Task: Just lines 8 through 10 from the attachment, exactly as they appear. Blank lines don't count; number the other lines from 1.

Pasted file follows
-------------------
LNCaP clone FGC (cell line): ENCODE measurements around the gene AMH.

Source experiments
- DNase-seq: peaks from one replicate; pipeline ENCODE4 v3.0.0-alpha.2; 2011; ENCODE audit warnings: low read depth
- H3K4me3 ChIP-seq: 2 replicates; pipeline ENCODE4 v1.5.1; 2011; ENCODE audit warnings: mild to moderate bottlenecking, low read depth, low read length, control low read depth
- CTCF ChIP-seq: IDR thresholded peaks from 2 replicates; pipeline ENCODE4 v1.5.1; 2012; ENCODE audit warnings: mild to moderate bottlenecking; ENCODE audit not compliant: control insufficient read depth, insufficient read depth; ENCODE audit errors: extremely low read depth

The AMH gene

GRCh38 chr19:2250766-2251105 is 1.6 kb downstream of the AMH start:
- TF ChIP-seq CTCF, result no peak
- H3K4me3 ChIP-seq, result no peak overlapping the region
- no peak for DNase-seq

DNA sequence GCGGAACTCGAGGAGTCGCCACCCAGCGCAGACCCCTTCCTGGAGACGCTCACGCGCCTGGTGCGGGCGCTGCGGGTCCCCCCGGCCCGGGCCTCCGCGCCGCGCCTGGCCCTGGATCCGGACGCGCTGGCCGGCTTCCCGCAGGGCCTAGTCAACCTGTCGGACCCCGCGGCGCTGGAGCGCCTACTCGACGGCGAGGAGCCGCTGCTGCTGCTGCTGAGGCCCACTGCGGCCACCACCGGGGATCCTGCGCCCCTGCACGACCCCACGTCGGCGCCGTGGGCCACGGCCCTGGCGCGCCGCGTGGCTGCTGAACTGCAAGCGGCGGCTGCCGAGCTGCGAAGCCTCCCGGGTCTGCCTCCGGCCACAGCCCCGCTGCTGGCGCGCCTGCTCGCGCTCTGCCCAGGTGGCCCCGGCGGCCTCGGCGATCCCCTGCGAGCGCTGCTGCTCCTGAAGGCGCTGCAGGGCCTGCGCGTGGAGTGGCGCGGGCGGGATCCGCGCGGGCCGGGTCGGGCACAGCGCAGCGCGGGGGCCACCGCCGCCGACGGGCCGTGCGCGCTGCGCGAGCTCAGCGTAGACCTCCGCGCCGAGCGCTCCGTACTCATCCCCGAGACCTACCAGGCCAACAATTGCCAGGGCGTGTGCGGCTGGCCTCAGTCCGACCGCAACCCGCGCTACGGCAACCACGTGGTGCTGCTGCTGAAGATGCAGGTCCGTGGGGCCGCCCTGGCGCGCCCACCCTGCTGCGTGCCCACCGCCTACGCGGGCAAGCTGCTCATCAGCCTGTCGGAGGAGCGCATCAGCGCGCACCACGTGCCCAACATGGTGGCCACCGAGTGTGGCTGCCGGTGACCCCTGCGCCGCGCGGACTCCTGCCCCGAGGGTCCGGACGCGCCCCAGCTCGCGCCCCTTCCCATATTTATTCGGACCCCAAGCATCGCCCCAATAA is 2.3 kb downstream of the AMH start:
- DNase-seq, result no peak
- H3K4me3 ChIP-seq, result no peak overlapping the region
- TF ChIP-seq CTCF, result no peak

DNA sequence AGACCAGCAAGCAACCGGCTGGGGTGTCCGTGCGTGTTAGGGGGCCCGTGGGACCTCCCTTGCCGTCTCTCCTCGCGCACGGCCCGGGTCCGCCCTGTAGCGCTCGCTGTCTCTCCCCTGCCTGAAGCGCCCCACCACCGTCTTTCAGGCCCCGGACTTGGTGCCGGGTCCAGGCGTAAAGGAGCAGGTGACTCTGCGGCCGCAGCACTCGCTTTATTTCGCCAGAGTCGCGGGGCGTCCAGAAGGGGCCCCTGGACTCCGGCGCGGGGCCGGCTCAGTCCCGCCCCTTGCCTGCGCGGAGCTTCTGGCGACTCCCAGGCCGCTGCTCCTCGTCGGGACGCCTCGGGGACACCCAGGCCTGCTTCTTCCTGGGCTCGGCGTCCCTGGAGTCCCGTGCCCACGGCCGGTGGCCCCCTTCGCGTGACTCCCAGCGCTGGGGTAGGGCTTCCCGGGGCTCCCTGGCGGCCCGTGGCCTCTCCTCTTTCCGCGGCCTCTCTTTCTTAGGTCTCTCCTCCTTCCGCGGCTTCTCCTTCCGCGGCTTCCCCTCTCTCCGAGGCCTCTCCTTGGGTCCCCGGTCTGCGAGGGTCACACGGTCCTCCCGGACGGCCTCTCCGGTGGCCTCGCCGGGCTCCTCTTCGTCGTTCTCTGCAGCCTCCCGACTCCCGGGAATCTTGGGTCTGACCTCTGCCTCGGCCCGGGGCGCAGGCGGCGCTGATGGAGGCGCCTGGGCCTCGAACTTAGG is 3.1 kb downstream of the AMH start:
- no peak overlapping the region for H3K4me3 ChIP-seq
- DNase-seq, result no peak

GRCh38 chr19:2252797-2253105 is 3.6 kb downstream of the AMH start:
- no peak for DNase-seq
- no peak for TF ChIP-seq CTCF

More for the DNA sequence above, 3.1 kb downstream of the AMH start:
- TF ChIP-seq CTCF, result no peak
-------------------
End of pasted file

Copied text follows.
- TF ChIP-seq CTCF, result no peak
- H3K4me3 ChIP-seq, result no peak overlapping the region
- no peak for DNase-seq